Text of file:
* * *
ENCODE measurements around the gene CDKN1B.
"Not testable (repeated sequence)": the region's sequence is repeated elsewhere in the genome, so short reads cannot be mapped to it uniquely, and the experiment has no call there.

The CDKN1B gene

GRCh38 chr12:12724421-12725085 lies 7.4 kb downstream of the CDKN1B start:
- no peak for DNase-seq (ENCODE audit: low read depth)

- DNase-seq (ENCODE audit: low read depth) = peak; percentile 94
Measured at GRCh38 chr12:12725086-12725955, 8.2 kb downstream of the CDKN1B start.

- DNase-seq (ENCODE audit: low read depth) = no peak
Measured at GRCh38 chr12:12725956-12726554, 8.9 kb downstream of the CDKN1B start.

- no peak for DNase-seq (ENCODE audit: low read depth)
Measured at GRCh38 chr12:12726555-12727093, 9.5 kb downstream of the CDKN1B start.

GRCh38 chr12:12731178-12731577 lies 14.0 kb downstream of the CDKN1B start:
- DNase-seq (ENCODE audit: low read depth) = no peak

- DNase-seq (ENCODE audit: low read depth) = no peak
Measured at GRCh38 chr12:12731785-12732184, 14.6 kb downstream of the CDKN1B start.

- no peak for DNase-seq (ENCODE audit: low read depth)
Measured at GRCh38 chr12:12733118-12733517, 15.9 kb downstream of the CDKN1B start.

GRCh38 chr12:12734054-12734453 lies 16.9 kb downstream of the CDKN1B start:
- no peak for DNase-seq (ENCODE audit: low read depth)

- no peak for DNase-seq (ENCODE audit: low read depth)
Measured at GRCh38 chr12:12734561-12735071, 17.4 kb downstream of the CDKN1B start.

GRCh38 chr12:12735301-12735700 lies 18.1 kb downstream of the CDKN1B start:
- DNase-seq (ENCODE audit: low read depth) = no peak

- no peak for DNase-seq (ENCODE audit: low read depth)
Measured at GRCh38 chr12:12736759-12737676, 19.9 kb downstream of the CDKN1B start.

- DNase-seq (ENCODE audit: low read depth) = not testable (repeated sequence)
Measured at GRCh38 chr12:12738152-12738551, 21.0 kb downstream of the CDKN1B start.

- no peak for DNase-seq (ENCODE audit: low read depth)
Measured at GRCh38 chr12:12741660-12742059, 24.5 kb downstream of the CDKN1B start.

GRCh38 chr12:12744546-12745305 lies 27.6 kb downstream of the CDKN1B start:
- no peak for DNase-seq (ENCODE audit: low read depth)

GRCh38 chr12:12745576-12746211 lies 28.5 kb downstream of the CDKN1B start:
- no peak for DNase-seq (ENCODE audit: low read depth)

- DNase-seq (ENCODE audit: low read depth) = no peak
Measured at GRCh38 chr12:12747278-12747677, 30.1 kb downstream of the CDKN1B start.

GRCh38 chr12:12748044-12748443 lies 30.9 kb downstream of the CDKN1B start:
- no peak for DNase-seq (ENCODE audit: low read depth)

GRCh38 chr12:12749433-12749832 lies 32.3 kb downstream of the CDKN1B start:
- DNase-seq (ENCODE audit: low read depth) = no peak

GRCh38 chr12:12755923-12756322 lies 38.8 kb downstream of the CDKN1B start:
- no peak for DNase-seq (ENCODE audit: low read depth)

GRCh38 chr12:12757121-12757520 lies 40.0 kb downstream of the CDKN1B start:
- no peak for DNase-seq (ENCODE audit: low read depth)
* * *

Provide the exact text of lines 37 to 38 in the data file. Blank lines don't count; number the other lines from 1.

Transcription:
- no peak for DNase-seq (ENCODE audit: low read depth)

GRCh38 chr12:12749433-12749832 lies 32.3 kb downstream of the CDKN1B start: